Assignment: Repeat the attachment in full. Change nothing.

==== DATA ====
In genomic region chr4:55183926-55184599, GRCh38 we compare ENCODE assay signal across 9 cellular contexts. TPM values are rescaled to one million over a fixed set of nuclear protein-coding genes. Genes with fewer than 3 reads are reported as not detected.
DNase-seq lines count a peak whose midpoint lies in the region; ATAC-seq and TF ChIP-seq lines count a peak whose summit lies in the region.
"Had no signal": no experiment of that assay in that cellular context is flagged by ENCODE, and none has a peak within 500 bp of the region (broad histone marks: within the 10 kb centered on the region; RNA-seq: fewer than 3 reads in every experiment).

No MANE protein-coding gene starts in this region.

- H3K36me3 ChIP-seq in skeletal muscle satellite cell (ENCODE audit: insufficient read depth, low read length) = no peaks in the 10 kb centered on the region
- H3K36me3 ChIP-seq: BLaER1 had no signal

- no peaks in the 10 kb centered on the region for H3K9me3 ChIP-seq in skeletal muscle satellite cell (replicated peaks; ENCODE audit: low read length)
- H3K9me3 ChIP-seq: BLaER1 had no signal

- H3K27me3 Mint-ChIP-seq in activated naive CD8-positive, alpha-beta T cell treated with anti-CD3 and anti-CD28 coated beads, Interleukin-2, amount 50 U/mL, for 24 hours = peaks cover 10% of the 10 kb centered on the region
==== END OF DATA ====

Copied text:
In genomic region chr4:55183926-55184599, GRCh38 we compare ENCODE assay signal across 9 cellular contexts. TPM values are rescaled to one million over a fixed set of nuclear protein-coding genes. Genes with fewer than 3 reads are reported as not detected.
DNase-seq lines count a peak whose midpoint lies in the region; ATAC-seq and TF ChIP-seq lines count a peak whose summit lies in the region.
"Had no signal": no experiment of that assay in that cellular context is flagged by ENCODE, and none has a peak within 500 bp of the region (broad histone marks: within the 10 kb centered on the region; RNA-seq: fewer than 3 reads in every experiment).

No MANE protein-coding gene starts in this region.

- H3K36me3 ChIP-seq in skeletal muscle satellite cell (ENCODE audit: insufficient read depth, low read length) = no peaks in the 10 kb centered on the region
- H3K36me3 ChIP-seq: BLaER1 had no signal

- no peaks in the 10 kb centered on the region for H3K9me3 ChIP-seq in skeletal muscle satellite cell (replicated peaks; ENCODE audit: low read length)
- H3K9me3 ChIP-seq: BLaER1 had no signal

- H3K27me3 Mint-ChIP-seq in activated naive CD8-positive, alpha-beta T cell treated with anti-CD3 and anti-CD28 coated beads, Interleukin-2, amount 50 U/mL, for 24 hours = peaks cover 10% of the 10 kb centered on the region